Small town, small mind

Predominately white, close-minded town unwelcoming to new ideas and beliefs.

Perris Larson, Staff Writer

Hometowns can be very welcoming, but only if you share the same beliefs.

For a long time, I didn’t think of my town as an overly judgemental and small-minded place, not until I ventured out into the world. Leaving home, even for a three-week vacation allowed me to open my mind to different opinions and learn from different people. I wanted to talk about the things I learned, but I couldn’t. If I did, I would’ve been ridiculed.

When people think of California, some would assume that the entire state is liberal and open to new ideas and people, but that’s far from the truth. In the Central Valley, there are so many small towns that are stuck in the past, and they consider any new idea wrong and dangerous.

With many small and conservative towns, people within the community know a lot about everyone. Families from the church meet up at the town country club, donate money to the private school, and gossip about high school drama and politics.

The majority of the town’s population were older people who still hold the same ideals from decades before, and pass those same close-minded beliefs to their children and grandchildren. The children didn’t know what else to believe, they were raised to think everything the adults said was right.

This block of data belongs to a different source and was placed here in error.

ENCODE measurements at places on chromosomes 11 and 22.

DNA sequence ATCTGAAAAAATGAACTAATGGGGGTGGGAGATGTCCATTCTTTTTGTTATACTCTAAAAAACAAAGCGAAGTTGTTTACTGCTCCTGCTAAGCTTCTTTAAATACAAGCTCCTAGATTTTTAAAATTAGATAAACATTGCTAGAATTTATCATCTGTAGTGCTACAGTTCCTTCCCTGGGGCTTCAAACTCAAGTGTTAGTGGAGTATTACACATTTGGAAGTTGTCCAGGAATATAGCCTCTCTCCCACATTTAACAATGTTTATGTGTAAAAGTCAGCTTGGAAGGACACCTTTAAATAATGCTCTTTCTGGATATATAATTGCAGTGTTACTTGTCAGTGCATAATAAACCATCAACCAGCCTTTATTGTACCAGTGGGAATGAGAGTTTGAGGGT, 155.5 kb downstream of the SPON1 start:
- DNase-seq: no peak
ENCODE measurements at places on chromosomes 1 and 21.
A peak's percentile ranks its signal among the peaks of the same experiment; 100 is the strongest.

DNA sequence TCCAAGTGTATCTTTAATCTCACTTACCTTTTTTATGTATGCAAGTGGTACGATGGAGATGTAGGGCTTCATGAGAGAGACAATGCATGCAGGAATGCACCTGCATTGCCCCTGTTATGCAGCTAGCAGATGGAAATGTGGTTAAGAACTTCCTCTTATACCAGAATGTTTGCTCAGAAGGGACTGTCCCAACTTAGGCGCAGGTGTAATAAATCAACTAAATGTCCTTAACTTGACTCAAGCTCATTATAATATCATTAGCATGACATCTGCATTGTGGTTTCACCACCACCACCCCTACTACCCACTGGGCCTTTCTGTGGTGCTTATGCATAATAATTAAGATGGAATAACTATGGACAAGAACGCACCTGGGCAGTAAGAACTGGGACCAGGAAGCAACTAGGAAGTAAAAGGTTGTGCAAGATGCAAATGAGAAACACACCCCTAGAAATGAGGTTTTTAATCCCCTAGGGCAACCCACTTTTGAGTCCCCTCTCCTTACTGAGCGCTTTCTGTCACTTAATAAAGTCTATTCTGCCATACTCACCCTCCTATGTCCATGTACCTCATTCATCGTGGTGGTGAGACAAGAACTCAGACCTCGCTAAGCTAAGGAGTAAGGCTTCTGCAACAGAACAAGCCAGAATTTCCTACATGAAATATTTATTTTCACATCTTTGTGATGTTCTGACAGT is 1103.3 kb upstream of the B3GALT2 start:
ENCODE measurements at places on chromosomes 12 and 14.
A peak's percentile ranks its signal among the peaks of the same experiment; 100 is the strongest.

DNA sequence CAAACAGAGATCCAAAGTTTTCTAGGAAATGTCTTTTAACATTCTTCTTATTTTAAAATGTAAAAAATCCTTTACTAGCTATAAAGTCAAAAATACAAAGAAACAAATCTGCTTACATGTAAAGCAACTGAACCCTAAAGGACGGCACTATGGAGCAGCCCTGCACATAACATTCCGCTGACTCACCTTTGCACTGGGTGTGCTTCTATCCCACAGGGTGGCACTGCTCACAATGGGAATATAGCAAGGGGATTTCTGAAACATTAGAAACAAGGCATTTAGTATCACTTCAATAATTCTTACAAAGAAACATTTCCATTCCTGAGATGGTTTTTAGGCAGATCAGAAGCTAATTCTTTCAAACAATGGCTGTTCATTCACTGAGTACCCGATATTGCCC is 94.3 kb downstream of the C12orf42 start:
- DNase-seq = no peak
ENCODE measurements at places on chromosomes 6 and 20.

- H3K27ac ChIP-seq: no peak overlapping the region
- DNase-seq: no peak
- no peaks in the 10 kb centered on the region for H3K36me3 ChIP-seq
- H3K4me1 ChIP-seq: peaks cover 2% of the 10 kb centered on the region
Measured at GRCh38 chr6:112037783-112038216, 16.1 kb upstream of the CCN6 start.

High school students, including myself, were expected to believe what they were told without question.

Going to a private high school where everyone knew everyone, it was hard not to agree with the other students. Going to the same school for 13 years made everyone feel like family, we all knew and cared about each other.

But when you hear something you don’t agree with, you want to speak up, but you can’t because you are ridiculed by other students and even faculty. At sports events, some boys wave MAGA flags next to the American flags, and could make jokes about other political parties, calling them “mentally ill” and “crazy”.

Parents, including my own, voiced concerns about this but they would get someone giving a light shrug and a phrase like, “It’s just the way it is” as a response.

It is a toxic environment that only allowed one opinion to be voiced, and no one could debate it. If someone did, teachers and students would likely make jokes about them in front of the whole class, causing the student to appear as a black sheep.

By voicing a different opinion, you would very easily have a target on your back.

“Are you still a feminist?” “You watch too much CNN.” “You can’t be liberal and a Christian.”

If a young adult disagreed with something, they could move away after high school graduation and go to college so they can finally speak their mind. For some, college is home away from home, a place where they can finally find themselves and explore their identity.

When they leave home for the first time, they realize that they have been sheltered most of their lives, but they find that the beliefs that have been pressured into them conflict with the new views they may want to adopt.